Getting a message to Saint Nick has never been easy.
Illustration by Addison Eaton
Every year, thousands of little cherubs and rascals try their hands at letters to Santa. As their own attorneys in the court of naughty and nice, they make a case for a verdict that will award them their fantasy presents, whether that be dolls, a new bicycle, peace on Earth, or a just lifetime supply of fun dip and pixie sticks. But where and how to send these adorable holiday missives? The North Pole has a notoriously understaffed post office, and Santa, despite his other good qualities and considerable patience has never really been much of a reader, anyway. This year, as always, these important polar dispatches will be sent by many means, the necessary thing being that the toys, fun, and candy flow in kind.
Some creative Texas tots apparently went the airmail route, clipping their letters to balloons, and letting them float into the wild blue yonder. Residents of Molina, Florida, where the Christmas messages later touched down, were kind enough to re-balloon the letters, assisting them on their way to the top of the world.
Mattel toys, in an unseasonably greedy move and a blatant appropriation of traditional elfish culture, set up their own online “letters to Santa” template, where the young, impressionable, and wanty could choose from a list of this year’s Mattel toys to attach to their memos to St. Nick. The letters were then forwarded to the children’s parents, who were prodded by both the company as well as by traditional nagging techniques to purchase the products. Dirty trick, Mattel.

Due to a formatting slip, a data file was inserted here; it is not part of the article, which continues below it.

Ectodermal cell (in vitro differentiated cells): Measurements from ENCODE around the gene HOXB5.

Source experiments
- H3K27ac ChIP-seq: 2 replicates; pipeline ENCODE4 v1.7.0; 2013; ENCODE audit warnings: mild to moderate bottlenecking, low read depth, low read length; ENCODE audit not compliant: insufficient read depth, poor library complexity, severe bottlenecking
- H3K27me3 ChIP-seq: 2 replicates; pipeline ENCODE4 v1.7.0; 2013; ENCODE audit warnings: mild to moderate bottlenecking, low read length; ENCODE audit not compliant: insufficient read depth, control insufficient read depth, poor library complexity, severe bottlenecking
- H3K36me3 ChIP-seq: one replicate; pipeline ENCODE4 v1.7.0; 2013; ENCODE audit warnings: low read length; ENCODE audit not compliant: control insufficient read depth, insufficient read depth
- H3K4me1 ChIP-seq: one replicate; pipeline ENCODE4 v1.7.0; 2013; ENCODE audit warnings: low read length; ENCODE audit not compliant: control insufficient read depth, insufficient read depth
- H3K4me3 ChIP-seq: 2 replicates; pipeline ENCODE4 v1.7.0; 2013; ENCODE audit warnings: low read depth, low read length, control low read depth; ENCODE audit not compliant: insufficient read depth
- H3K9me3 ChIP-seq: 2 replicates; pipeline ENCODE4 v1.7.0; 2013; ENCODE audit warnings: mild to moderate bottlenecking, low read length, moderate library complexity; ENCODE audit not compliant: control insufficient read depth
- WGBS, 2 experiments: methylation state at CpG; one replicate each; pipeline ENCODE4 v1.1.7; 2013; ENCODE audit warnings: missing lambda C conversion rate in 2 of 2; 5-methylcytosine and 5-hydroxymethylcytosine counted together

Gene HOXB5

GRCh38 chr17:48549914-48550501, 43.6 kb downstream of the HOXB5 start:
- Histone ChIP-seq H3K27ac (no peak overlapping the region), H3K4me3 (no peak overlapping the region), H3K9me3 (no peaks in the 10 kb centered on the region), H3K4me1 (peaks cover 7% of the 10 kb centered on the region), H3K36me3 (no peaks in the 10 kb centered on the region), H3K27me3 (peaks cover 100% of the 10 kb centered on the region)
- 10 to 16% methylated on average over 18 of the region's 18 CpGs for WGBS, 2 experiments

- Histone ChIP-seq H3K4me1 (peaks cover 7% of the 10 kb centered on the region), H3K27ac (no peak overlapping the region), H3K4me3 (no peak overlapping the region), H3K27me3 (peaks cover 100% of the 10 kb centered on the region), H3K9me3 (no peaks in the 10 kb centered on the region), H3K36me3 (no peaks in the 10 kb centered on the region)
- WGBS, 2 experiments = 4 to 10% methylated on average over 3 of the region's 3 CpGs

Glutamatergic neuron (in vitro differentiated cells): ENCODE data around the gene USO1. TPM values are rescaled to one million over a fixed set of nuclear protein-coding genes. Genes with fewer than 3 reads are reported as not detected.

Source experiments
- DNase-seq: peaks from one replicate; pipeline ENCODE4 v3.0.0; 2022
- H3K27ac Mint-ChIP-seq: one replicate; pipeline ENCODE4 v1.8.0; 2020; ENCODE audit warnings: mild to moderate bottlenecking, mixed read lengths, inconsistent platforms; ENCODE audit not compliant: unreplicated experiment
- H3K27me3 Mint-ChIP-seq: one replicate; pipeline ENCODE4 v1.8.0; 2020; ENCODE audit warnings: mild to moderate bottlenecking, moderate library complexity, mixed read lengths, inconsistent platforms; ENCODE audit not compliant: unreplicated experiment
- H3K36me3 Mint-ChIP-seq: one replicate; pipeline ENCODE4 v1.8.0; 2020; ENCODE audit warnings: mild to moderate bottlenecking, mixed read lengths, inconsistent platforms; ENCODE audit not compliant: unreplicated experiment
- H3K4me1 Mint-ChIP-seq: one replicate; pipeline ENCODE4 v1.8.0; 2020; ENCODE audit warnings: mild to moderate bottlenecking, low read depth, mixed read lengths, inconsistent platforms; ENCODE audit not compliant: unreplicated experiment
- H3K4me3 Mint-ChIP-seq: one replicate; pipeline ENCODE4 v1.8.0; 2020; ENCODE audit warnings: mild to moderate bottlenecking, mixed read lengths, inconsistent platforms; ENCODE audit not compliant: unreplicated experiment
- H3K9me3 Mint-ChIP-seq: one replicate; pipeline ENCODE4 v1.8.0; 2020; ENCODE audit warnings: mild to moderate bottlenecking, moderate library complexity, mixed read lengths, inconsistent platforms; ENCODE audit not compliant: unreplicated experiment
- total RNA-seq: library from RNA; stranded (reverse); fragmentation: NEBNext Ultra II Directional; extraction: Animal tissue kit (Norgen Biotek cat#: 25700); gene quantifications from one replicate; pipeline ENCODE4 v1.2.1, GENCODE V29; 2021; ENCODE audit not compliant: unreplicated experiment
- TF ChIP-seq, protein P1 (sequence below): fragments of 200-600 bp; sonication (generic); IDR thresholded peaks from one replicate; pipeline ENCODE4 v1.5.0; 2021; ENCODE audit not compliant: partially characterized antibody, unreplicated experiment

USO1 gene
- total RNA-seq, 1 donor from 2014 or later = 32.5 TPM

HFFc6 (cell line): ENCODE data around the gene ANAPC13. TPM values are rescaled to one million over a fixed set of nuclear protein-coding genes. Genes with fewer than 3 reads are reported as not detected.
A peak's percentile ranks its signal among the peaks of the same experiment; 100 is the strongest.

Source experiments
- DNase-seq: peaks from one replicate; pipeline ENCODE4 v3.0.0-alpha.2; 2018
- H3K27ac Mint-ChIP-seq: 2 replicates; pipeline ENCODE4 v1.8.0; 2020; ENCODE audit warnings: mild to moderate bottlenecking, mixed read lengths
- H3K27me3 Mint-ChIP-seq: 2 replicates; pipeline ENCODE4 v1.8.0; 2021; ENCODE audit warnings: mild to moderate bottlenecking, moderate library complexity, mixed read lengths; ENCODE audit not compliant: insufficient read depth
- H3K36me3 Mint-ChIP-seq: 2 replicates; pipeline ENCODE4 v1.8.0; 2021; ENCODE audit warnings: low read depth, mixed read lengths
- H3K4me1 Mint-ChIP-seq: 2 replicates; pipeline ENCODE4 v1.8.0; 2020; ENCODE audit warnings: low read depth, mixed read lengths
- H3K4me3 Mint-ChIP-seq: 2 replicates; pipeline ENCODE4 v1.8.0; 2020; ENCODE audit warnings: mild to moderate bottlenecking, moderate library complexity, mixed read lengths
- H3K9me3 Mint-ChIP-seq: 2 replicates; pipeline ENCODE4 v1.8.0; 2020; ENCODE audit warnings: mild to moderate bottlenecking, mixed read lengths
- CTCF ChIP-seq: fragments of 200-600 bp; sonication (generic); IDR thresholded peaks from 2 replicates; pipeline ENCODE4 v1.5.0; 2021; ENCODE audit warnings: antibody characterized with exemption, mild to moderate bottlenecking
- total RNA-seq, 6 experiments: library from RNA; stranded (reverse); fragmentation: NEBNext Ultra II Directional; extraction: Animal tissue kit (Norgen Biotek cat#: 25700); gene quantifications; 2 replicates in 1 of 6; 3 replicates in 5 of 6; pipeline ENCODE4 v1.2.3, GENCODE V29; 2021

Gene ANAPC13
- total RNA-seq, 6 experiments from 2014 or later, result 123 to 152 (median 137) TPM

But some kids still prefer good old snail mail. Each Christmas, children all over the world make the perfectly reasonable mistake of believing the North Pole’s zip code to be 12345. In fact, that zip belongs to another magical, snow-covered locale: Schenectady, New York, administrative center for the company General Electric. Every year, GE employees volunteer their lunch breaks for responding to children’s letters that end up in the upstate city by “mistake.” The Schenectady Daily Gazette has a slideshow of these Santa substitutes and some of the winning communiqués they receive.
Yes, Virginia, there is a Santa Claus
No matter how you send your letter, just remember that there was a time (about 100 years ago) when the Post Office would destroy its letters to Santa—believe it or not, professional relief organizations and charities led the drive to keep the jolly old sleigh rider’s mail unopened. Somehow concerned that they wouldn’t be able to verify the actually neediness of the child or where the letters had come from, these overly-serious scolds warned that answering Santa’s letters would lead kids “down the road of begging, mail fraud, and a life of crime.” But an angry public and a media that even then loved its cute “soft news” stories fought the grinchy groups and the Post Office was forced to relent, eventually leading to today’s official Letters to Santa program. Slate has the story. And if this year, you get the hankering to help a certain chubby saint out with his mail, you can find out how to adopt a letter to Santa here, with groups like NYC’s Operation Santa.